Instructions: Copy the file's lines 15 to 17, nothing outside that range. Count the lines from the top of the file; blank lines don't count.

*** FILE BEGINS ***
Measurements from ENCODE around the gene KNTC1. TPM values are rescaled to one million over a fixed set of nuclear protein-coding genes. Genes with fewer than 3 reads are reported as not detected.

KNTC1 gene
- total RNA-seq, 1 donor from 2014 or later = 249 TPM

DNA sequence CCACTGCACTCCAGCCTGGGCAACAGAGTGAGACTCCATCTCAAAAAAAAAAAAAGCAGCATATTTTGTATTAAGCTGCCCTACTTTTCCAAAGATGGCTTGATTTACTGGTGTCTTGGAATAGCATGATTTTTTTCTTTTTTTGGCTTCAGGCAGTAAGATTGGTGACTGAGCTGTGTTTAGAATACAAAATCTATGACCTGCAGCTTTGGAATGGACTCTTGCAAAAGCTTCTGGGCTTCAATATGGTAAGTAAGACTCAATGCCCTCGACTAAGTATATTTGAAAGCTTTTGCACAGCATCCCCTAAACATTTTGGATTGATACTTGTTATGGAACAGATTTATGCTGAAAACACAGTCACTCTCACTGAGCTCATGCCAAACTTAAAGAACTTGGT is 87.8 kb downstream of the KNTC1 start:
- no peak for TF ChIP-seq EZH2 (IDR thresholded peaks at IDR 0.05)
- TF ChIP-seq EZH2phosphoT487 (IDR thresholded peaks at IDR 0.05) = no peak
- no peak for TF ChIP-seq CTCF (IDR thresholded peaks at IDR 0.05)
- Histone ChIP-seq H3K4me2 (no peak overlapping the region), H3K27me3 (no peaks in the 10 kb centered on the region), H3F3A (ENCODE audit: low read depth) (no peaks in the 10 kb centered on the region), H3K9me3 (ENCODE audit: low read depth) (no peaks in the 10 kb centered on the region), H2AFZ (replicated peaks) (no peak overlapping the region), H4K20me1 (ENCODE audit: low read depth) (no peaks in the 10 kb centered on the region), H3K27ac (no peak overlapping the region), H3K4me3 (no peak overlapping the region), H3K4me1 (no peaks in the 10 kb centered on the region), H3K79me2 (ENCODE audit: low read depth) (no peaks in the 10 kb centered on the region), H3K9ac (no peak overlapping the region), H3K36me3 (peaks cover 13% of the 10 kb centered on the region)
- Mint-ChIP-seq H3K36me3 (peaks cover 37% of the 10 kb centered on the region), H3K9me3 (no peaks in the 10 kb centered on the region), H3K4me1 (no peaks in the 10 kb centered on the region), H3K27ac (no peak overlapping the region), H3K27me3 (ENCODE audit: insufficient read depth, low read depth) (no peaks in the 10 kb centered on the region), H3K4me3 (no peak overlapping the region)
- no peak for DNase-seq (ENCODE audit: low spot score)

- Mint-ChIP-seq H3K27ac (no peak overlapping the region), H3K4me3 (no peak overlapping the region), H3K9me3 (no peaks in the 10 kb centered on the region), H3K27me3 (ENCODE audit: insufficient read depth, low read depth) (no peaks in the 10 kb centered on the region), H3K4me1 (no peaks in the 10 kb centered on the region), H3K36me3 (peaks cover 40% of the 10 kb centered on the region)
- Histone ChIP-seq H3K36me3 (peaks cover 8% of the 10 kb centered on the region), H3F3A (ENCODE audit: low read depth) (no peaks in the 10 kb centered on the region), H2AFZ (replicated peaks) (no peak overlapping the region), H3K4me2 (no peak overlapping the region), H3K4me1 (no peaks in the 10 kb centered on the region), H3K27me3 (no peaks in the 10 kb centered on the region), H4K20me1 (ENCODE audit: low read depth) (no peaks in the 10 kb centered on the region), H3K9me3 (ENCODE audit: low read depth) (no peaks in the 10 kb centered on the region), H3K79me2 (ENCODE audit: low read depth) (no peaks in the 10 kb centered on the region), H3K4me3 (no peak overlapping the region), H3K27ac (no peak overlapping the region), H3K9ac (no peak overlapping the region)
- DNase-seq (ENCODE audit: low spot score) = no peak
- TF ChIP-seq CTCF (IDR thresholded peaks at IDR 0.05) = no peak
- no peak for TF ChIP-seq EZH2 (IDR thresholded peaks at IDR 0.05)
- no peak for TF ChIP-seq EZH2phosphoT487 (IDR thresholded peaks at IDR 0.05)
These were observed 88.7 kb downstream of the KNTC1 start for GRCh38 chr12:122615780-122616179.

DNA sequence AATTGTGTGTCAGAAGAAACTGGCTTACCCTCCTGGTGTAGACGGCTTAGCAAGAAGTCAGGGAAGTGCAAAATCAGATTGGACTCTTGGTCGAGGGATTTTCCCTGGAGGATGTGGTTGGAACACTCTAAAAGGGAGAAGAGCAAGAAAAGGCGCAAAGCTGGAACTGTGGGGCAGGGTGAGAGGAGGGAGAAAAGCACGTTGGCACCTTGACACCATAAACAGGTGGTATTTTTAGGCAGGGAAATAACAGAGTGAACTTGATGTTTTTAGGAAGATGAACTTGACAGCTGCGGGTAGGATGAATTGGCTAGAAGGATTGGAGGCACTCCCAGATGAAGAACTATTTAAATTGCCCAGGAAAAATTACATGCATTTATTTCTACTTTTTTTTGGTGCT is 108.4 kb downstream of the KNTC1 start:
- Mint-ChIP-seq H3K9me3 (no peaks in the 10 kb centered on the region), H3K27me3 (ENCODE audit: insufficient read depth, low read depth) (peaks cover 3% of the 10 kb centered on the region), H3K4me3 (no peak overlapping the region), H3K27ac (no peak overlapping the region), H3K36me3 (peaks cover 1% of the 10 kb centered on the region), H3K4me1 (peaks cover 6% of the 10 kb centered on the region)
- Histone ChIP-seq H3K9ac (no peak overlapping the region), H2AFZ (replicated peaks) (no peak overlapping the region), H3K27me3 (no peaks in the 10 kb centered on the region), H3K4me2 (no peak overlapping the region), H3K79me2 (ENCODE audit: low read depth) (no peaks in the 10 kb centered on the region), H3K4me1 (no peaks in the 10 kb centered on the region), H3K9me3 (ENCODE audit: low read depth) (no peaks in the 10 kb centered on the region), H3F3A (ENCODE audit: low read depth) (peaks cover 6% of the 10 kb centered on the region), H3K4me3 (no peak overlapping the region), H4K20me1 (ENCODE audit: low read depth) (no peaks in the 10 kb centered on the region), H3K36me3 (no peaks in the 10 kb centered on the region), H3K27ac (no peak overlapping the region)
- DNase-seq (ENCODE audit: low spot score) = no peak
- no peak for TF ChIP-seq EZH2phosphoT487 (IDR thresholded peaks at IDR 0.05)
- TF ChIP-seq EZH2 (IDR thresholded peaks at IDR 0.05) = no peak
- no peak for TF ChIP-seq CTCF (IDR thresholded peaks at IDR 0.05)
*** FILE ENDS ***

- no peak for TF ChIP-seq EZH2 (IDR thresholded peaks at IDR 0.05)
- no peak for TF ChIP-seq EZH2phosphoT487 (IDR thresholded peaks at IDR 0.05)
These were observed 88.7 kb downstream of the KNTC1 start for GRCh38 chr12:122615780-122616179.